• Emmy
    As shows dribble and drab their way back onto TV (drab too often being the operative word -- am I the only one who thinks "30 Rock" is suddenly too clever for its own good?), now would seem to be a good time to check out Emmy, the official magazine of the Academy of Television Arts & Sciences. Precisely what science they're referring to I have no idea ("We have a hole in the Tuesday night schedule, Mr. Zucker. To the laboratory!"), but they do produce a decent magazine. Indeed, if the industry put as much work into its programs …
  • Rugby
    Rugby's mission is to "entertain, educate and enlighten its 50,000 readers." It begins with action-packed photos that prove the boys of rugby don't stint on gym time. These modern-day Adonises have pinup written all over them. I haven't seen definition like this since Michelangelo picked up a paintbrush.
  • Muslim Girl
    The Arab woman in my Brooklyn neighborhood looked odd and mysterious in her burqa -- until I noticed she was yelling on her cell phone. She seemed a walking contradiction then, caught between two worlds. That's also the dilemma of Muslim Girl's readers -- illustrated most starkly in a piece about a Toronto 16-year-old who was allegedly murdered by her father for not wearing hijab, the Muslim woman's headscarf.
  • upscale
    After growing up in a lily-white suburb with a total of two black kids in my 1,800-plus-student high school (neither of them in my class), I now live in an urban neighborhood that is about 80% black. It's solidly middle-class, so that's not different, but there are some definite cultural nuances you just don't get in the suburbs. And even once you're here, you still don't "get" some of it. So I decided to check out upscale, which I found at the grocery store.
  • Florida Designers Review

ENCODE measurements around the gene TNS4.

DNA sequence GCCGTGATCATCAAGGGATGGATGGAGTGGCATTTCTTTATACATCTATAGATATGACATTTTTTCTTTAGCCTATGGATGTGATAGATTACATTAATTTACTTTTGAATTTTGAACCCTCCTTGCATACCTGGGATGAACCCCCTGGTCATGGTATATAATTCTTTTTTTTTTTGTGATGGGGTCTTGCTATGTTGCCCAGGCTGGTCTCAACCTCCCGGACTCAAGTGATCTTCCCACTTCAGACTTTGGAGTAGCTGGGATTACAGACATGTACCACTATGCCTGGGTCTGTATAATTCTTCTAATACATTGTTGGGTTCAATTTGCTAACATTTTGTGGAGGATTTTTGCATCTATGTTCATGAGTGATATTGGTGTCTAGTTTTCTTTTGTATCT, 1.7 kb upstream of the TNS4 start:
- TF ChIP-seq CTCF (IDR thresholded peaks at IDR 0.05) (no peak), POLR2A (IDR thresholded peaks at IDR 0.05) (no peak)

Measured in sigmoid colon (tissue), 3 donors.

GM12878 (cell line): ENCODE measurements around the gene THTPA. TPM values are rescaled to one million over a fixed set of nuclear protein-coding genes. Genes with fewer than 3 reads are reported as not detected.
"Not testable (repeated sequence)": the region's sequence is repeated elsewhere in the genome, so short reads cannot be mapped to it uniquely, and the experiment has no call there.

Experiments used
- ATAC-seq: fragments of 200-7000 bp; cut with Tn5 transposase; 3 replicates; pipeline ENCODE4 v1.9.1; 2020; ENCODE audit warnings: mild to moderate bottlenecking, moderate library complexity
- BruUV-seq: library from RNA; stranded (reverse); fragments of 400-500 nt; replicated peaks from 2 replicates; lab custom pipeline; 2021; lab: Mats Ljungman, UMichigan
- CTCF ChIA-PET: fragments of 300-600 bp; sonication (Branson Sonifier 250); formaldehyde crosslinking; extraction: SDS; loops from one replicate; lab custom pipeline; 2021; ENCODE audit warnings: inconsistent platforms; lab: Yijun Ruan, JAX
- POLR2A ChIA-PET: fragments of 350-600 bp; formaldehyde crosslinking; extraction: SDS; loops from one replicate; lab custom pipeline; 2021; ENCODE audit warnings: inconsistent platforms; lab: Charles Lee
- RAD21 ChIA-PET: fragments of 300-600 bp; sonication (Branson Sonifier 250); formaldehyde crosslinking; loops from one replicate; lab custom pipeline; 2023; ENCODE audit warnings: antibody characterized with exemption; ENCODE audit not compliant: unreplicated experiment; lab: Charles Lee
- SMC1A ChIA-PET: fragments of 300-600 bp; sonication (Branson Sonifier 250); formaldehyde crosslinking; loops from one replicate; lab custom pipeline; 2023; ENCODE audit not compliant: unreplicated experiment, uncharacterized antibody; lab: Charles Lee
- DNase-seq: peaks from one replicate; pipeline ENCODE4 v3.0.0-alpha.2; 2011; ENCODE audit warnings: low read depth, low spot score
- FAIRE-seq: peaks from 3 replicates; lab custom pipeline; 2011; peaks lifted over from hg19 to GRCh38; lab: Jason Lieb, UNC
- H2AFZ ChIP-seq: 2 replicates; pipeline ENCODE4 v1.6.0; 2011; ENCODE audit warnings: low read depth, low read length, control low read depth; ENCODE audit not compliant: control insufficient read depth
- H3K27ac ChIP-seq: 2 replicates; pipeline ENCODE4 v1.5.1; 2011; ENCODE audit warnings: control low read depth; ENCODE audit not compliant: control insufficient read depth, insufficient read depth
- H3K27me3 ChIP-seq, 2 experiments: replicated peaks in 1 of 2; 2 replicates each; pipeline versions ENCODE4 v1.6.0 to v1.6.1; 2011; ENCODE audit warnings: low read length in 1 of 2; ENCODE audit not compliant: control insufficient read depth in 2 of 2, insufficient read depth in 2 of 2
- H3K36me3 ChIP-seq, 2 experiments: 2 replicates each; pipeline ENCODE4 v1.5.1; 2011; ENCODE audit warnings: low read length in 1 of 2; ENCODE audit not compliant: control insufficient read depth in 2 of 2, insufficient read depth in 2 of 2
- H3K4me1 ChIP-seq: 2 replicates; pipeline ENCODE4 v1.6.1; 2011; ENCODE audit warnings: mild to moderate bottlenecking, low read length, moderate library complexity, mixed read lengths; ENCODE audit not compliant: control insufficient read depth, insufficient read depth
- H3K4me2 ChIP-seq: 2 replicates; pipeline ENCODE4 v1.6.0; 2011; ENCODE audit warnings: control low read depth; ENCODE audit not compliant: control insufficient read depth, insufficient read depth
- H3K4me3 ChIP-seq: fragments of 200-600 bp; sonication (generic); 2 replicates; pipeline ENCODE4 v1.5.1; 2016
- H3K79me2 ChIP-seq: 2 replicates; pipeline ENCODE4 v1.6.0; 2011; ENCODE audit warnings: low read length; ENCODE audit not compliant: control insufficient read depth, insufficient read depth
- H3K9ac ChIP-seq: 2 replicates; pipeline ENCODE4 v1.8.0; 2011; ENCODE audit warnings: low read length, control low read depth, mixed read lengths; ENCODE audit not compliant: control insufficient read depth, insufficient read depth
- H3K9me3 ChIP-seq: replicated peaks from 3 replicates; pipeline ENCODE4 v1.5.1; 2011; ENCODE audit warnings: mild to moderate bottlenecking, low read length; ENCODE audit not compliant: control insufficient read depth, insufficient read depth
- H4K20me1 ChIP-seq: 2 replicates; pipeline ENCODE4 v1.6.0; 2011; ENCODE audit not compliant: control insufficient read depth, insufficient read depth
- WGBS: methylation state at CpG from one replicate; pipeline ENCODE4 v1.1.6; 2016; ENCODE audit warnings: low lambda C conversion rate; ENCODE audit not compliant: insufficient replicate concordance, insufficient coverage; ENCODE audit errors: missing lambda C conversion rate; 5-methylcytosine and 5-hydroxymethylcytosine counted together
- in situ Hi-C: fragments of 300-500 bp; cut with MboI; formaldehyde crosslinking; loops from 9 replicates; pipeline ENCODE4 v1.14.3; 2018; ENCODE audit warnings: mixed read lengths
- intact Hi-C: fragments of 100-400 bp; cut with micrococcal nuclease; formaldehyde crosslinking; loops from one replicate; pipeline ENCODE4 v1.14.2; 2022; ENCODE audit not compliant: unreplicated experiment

In America, it has long been assumed that bigger was better. What else could explain the fins on Fifties cars? Then came the laptop revolution -- and we discovered, unlike George Costanza, that shrinkage was good. Yes, there were transistor radios, but the sound was tinny and, like the current array of digital toys, largely the province of youth. And by youth, I mean those who do not pay rent. Once a landlord breaks your heart, you've crossed the Rubicon. Today, you can watch TV on a mobile phone or text your 2,000 Facebook pals on a BlackBerry the size …
  • Battle Of The Baseball Previews
    Opening day means more than cold stadiums and wildly fluctuating batting averages. It also means magazine racks stuffed to the gills with baseball previews. What you might not know is which, if any, are worth reading. Well, I've picked up two -- Lindy's 2008 Baseball Preview and Athlon Sports' Baseball -- and neither made me ask for my money back,
  • Inc.
    You may recall the best-selling business book "Who Moved My Cheese?" -- a cringe-worthy parable where mice and "little people" illustrate the not-exactly revelatory point that change is necessary. I knew Inc.'s BS-meter was working correctly when it gave "Cheese" a much-deserved bitch-slap. Yet, Inc., as "The Handbook of the American Entrepreneur," Inc. provides its own share of advice, but it's of a consistently high level -- nothing, dare I say, cheesy.
  • GOOD
    For years, I have tried to come up with a quick answer for people who ask if I'm a vegetarian or not. I was, now I'm not, but I won't eat just any old meat -- it has to be organic, free-range and preferably certified humane. Now is about the time in the conversation when people start rolling their eyes, or if they are polite, try to change the subject. But let me tell you, thanks to an article in GOOD, now I don't feel so silly for my complicated philosophies about eating. The thoroughly reported and well-written piece explores …
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